The LA Clippers stared down a pair of 0-2 deficits and never flinched, becoming the first team in league history to bounce back from such disadvantages on multiple occasions in the same postseason.
So believe it when Paul George says, “I expect us to get better as the series goes,” or when DeMarcus Cousins vows the Clippers will “adjust” at some point soon in this Western Conference finals series against the Phoenix Suns.
“After Game 1, we can see what they are trying to do and how can we adjust,” Clippers center Ivica Zubac said. “Obviously, it would be perfect if other teams would adjust to us. But our series with Dallas and Utah went to seven and six [games], so other teams had more time to prepare for us. That’s how it is, and we’ve got to embrace it. We’re going to make our adjustments.”
They’ve certainly proven adept at the chess game on the hardwood against some of the NBA’s brightest stars heading into Tuesday’s Game 2 at Phoenix Suns Arena.
To open the playoffs, LA lost the first two games against a high-octane Dallas Mavericks squad led by Luka Doncic, before winning four of the next five to snatch away the series. In the conference semifinals, the Clippers ran off four in a row against a hobbled Donovan Mitchell and the top-seeded Utah Jazz after losing the first two outings.
This series could start out similarly considering coach Tyronn Lue officially ruled out leading scorer Kawhi Leonard for Game 2 against a Suns squad that George believes is “a different caliber team than the other two teams we faced.” Forward Marcus Morris Sr. (knee) “is still experiencing some soreness,” according to Lue, though he is not listed on the Game 2 injury report.
In the face of all that adversity, LA’s confidence hasn’t waned. Devin Booker drilled the Clippers in Game 1 for a 40-point triple-double, but the Clippers believe they’ve already identified different ways to minimize the All-Star guard’s impact as the series progresses. Lue said his team consistently picked up Booker too high on the floor in Game 1, giving “him too much real estate to attack downhill,” which in turn placed the team’s big men in difficult situations, as the Suns guard pummeled the Clippers with his mid-range game.
“We have to be more heels to the three, try to shrink the floor as much as possible, and that gives our bigs a chance to set up and make a play in close quarters,” Lue said. “I thought they did a good job of just picking our defense apart for the most part. We made some mistakes. But like I said, Devin Booker did a great job of knowing what play he wanted to make when we fired at him to try to double-team. When we blitzed the pick-and-roll, they know exactly where their guys wanted to be, and they put us in some tough positions. They did a good job of executing their game plan offensively.”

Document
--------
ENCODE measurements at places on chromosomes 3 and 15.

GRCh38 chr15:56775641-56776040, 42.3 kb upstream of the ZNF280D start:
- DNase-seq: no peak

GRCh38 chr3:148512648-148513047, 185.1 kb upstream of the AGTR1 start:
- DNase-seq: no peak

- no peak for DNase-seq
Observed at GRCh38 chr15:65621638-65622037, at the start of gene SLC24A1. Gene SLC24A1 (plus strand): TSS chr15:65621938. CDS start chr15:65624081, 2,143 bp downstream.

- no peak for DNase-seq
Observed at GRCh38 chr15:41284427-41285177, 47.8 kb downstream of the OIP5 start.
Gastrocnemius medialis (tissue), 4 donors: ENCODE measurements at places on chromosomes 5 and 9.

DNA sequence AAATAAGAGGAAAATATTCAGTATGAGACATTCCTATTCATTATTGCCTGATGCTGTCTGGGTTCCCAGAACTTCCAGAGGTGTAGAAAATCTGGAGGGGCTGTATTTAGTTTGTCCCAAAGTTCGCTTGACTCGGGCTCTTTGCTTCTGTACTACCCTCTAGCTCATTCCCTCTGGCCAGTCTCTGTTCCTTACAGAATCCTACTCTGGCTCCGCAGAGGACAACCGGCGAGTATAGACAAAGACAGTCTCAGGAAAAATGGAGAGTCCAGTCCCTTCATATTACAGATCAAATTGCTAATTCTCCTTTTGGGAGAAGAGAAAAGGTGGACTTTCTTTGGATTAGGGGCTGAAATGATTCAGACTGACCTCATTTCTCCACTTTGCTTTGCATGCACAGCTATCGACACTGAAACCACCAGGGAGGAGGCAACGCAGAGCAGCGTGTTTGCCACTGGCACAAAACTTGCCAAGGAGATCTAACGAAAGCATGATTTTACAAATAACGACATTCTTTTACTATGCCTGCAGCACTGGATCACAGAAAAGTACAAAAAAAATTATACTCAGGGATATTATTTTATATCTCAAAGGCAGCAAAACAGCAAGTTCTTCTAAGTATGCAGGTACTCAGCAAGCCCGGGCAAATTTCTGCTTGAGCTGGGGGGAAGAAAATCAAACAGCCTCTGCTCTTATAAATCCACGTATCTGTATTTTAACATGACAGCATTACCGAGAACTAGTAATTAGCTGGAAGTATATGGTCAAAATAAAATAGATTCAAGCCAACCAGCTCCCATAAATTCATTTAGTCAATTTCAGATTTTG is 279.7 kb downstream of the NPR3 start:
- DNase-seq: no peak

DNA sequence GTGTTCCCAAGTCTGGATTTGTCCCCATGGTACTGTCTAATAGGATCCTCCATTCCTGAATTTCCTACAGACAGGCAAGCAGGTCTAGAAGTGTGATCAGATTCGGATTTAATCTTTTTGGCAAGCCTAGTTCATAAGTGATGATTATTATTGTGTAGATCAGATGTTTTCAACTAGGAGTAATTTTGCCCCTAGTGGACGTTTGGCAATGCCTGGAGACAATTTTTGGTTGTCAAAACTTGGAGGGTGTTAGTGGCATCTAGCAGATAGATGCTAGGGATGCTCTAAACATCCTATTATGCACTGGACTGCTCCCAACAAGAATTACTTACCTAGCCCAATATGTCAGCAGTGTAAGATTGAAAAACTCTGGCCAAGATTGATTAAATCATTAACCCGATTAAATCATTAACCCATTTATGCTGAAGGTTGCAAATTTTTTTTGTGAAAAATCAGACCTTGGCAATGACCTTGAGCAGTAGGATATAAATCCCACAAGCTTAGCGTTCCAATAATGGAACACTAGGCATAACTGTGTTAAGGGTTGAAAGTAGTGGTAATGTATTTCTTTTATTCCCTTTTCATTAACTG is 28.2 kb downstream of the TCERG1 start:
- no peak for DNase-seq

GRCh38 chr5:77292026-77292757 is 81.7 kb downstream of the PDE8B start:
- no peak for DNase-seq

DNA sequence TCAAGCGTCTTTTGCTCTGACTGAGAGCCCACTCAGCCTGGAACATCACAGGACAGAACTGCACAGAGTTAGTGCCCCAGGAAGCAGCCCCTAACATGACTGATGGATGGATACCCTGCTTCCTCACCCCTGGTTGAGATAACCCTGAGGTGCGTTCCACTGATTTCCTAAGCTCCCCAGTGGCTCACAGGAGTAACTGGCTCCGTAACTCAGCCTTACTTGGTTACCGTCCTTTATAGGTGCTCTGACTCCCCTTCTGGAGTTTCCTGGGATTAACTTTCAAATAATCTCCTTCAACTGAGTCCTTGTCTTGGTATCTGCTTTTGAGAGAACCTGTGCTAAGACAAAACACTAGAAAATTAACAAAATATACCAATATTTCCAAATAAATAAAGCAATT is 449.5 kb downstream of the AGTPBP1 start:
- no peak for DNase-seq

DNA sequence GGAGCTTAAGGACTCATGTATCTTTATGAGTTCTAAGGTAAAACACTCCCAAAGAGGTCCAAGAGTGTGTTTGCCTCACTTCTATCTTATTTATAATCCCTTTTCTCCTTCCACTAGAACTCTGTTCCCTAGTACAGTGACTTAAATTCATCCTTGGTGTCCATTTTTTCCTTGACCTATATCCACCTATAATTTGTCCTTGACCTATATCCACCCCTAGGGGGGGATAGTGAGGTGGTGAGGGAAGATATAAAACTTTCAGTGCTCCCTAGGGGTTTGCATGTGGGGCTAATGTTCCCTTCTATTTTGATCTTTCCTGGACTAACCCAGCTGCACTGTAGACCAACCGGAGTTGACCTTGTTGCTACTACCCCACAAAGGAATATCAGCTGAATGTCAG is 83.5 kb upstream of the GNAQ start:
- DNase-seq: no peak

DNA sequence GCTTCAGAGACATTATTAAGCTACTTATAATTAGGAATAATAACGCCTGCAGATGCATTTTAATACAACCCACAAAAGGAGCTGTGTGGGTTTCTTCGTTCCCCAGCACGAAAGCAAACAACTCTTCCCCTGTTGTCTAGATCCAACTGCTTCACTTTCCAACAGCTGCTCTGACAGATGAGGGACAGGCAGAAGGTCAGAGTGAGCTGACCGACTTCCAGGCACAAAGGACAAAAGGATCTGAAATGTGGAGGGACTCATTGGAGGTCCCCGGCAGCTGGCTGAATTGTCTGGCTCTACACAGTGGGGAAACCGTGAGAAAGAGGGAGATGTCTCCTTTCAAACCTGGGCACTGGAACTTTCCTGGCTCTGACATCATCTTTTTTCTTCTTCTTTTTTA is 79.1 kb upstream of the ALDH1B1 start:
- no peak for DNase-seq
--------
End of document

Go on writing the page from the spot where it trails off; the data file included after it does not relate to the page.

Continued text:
While Doncic and Mitchell specialized in the first two rounds at using the 3-ball to inflict damage, Booker presents a different challenge given his ability to hurt opponents with both his 3-point shooting and mid-range game, not to mention his proficiency at finishing at the bucket.
“With Luka and Donovan, you have to be up at the level of the screen,” Zubac explained. “With the guys who like the mid-range more, you don’t have to be that high up. That’s really a big difference for me when guarding the pick-and-roll.”
Suns center Deandre Ayton also poses somewhat of a unique challenge, given the differences in his game compared to LA’s opponents over the first two rounds. Kristaps Porzingis pretty much played the role of floor-spreading decoy for Dallas in the first round of the playoffs, while Rudy Gobert – despite his immense rim-protecting ability – isn’t as athletic in defensive rotations or as adept at finishing at the rim as Ayton.
Ayton dropped 20 points in Game 1 on 10-for-14 from the field to go with nine rebounds, as Phoenix won the battle of the boards 43-39.
“Ayton is a little bit more agile, a little bit more [of a] presence down low,” George said. “Better finisher than the bigs we faced. So, it’s going to be a challenge. That’s definitely what we’ve got to work on.”
With LA’s leading scorer out indefinitely in Leonard, Lue believes reserve point guard Rajon Rondo needs to take on a more vital role in the series. When Reggie Jackson and George leave the games, the Clippers can’t play through Leonard the way they usually do.
Rondo scored 8 points on 3-of-5 shooting in Game 1 with seven assists over the course of 22 minutes.
“I think we need his pace and the way he generates shots for Luke Kennard, Nic Batum, finding Cousins a lot,” Lue said. “His pace is very important, especially when you lose a scorer like Kawhi, who is our leading scorer. You need somebody who is going to generate pace and generate shots for other guys, as well. He’s got to be confident taking his shots. He made two 3s last game, which is good to see. But he brings more than shooting: his IQ, pace, getting guys shots, a vocal leader. We need all that. It doesn’t come from just making shots and scoring the basketball. We need all the other intangibles that he brings.”
What the Clippers don’t need, though, is a boost in confidence. There’s plenty of that, wrought from extensive experience in bouncing back from adverse situations so far this postseason. The upcoming challenge becomes a tad more daunting considering the uncertainty regarding Morris and Leonard, as both are undergoing around-the-clock treatment in efforts to return to the lineup as soon as possible.
Without Leonard in the lineup for the last two games of the conference semifinals, the Clippers beat Utah by a combined margin of 20 points.
“So, we’ll plan on correcting those mistakes [from Game 1], righting the wrongs, and obviously adjusting and looking forward to a better showing,” Cousins said.
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